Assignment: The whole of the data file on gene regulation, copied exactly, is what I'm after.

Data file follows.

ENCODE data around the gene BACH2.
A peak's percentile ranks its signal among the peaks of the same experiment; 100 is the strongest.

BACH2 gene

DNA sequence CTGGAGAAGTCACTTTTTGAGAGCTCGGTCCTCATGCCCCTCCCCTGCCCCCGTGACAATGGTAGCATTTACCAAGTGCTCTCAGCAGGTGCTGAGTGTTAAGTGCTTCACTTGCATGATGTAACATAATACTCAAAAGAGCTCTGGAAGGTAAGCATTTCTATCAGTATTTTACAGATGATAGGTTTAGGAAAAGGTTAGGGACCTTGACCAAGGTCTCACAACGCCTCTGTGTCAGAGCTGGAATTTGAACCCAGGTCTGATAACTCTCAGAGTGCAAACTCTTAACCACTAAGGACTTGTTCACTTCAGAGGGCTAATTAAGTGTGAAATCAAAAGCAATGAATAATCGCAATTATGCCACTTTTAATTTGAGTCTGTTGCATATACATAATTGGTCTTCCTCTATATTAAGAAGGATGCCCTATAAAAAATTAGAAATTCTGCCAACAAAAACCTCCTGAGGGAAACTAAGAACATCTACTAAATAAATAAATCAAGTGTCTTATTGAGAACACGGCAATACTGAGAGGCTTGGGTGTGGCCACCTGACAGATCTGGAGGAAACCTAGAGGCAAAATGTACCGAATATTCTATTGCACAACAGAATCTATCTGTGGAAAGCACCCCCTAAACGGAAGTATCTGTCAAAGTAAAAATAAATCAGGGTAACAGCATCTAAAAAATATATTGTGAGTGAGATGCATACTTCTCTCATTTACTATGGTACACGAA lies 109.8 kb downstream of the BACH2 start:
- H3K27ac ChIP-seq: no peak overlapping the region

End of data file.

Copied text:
ENCODE data around the gene BACH2.
A peak's percentile ranks its signal among the peaks of the same experiment; 100 is the strongest.

BACH2 gene

DNA sequence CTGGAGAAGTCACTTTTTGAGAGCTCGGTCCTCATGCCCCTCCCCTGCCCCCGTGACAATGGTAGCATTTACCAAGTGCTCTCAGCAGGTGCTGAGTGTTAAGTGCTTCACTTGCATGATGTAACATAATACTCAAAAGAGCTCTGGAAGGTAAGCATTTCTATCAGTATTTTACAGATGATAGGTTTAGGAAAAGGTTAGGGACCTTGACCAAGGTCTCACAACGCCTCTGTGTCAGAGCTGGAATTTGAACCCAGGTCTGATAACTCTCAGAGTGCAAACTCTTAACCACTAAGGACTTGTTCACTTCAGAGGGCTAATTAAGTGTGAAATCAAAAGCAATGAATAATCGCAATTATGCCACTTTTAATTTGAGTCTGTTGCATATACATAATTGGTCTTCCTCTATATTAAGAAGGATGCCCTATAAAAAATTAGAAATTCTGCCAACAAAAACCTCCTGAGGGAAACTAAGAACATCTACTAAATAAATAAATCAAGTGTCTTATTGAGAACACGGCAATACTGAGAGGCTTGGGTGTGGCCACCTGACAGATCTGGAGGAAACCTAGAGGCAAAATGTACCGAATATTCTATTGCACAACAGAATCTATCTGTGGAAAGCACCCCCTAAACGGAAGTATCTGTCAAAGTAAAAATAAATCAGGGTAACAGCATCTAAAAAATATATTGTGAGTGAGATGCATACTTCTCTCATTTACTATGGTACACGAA lies 109.8 kb downstream of the BACH2 start:
- H3K27ac ChIP-seq: no peak overlapping the region